1/8th Quick Link?



D

Duncan Smith

Guest
Has anyone come across an SRAM quick-link for 1/8th chains, or a close
equivalent? I want to be able to replace a link on the road without a
chain tool. I've seen photos of some Wipperman chains that have
something called a spring link - but can't tell whether they require a
tool or not - or even whether they're available in the UK..

Many thanks,

Duncan
 
C

Clive George

Guest
"Duncan Smith" <[email protected]> wrote in message
news:[email protected]
> Has anyone come across an SRAM quick-link for 1/8th chains, or a close
> equivalent? I want to be able to replace a link on the road without a
> chain tool. I've seen photos of some Wipperman chains that have
> something called a spring link - but can't tell whether they require a
> tool or not - or even whether they're available in the UK..


Do you remember the traditional chain link for these chains? Came in 3
parts - plate with two extra long pins, plate with two holes in, and a clip
which went on the outside of the plate and clipped onto the pins (which had
recesses to allow this).

Question is, when you say "replace a link on the road", what do you mean?
Coz whatever link you use, if you're trying to get rid of the inner one (eg
because it's bent) you'll need a chain tool - unless the entire chain is
made of quick links!

cheers,
clive
 
M

M-gineering

Guest
Duncan Smith wrote:
> Has anyone come across an SRAM quick-link for 1/8th chains, or a close
> equivalent? I want to be able to replace a link on the road without a
> chain tool. I've seen photos of some Wipperman chains that have
> something called a spring link - but can't tell whether they require a
> tool or not - or even whether they're available in the UK..
>
> Many thanks,
>
> Duncan
>

Current Sram PC1 comes with a quicklink I think: bend the chain with the
link, and the outer plate with elongated holes comes off

--
/Marten

info(apestaartje)m-gineering(punt)nl
 
D

David Damerell

Guest
Quoting Duncan Smith <[email protected]>:
>Has anyone come across an SRAM quick-link for 1/8th chains, or a close
>equivalent? I want to be able to replace a link on the road without a
>chain tool.


I just got a KMC 1/8 chain which includes a tool-less master link. It was
easy to install and remove when clean; I have not yet tried with it
covered in road scunge.
--
David Damerell <[email protected]> Kill the tomato!
Today is Second Aponoia, October.
 
D

Duncan Smith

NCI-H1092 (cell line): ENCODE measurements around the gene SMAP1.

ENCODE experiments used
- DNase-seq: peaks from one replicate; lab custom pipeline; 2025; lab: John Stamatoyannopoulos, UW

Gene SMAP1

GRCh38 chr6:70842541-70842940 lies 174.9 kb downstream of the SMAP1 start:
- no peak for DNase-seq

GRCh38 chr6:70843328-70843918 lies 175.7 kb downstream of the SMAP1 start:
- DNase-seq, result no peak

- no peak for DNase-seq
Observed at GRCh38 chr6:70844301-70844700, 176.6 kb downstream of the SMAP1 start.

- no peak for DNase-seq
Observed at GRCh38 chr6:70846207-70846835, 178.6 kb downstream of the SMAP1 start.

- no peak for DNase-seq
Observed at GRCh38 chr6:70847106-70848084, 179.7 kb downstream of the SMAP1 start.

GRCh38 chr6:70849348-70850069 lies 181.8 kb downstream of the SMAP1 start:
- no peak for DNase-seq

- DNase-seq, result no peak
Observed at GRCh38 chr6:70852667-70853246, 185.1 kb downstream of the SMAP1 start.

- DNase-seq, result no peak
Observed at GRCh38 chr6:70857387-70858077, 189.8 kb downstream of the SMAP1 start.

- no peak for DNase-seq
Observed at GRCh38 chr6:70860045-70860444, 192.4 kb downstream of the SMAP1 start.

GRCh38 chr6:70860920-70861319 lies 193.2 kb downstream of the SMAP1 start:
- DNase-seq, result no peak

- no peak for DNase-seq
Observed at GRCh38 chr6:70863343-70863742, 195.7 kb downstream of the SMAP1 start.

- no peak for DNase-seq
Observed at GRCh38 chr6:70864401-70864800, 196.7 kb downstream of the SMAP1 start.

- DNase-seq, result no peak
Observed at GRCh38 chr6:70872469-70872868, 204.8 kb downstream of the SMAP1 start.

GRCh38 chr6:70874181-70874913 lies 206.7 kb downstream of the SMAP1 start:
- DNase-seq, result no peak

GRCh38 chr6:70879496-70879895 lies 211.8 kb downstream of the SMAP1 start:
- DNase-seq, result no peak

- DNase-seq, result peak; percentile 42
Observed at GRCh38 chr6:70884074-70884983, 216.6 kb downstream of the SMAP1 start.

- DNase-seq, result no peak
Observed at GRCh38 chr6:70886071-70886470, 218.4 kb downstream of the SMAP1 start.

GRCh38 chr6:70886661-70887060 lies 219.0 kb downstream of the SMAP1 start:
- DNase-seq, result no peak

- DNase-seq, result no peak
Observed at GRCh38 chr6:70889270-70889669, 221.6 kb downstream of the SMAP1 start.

Guest
On Oct 22, 4:15 pm, "Clive George" <[email protected]> wrote:
> "Duncan Smith" <[email protected]> wrote in message
>
> news:[email protected]
>
> > Has anyone come across an SRAM quick-link for 1/8th chains, or a close
> > equivalent? I want to be able to replace a link on the road without a
> > chain tool. I've seen photos of some Wipperman chains that have
> > something called a spring link - but can't tell whether they require a
> > tool or not - or even whether they're available in the UK..

>
> Do you remember the traditional chain link for these chains? Came in 3
> parts - plate with two extra long pins, plate with two holes in, and a clip
> which went on the outside of the plate and clipped onto the pins (which had
> recesses to allow this).


Almost sounds like the Wipperman spring link, did you just have to
prise the clip with a screwdriver to open the chain, and pop it back
with your fingers to close it?

>
> Question is, when you say "replace a link on the road", what do you mean?
> Coz whatever link you use, if you're trying to get rid of the inner one (eg
> because it's bent) you'll need a chain tool - unless the entire chain is
> made of quick links!
>


My current track chain has a simple threaded nut that passes through a
roller and threads into a plate at the other end. I put a little
loctite around the thread and so far no problems. However, strikes me
that below zero some water could turn to ice and potentially cause
trouble with this arrangement.

I'm trying to make the commute as self-sufficient as possible, so
would like to plan for the contigency of a chain breaking in the dark
in freezing conditions. While I'm getting pretty good with the old
chain-tool, I wouldn't like guarantee my chances with cold fingers or
dropping pins in the dark, etc. So I was thinking of carrying a spare
chain of the right length just ready to slip on with a powerlink -
except I've not seen one yet..

Thanks,

Duncan
 
P

Pete Biggs

Guest
Clive George wrote:

> Question is, when you say "replace a link on the road", what do you
> mean? Coz whatever link you use, if you're trying to get rid of the
> inner one (eg because it's bent) you'll need a chain tool - unless
> the entire chain is made of quick links!


That part of the job is dead easy. It's much more time consuming, fiddly
and risky to join a chain, so it makes sense to carry a quick link even
though you'll still need a tool for removing links.

~PB
 
P

Pete Biggs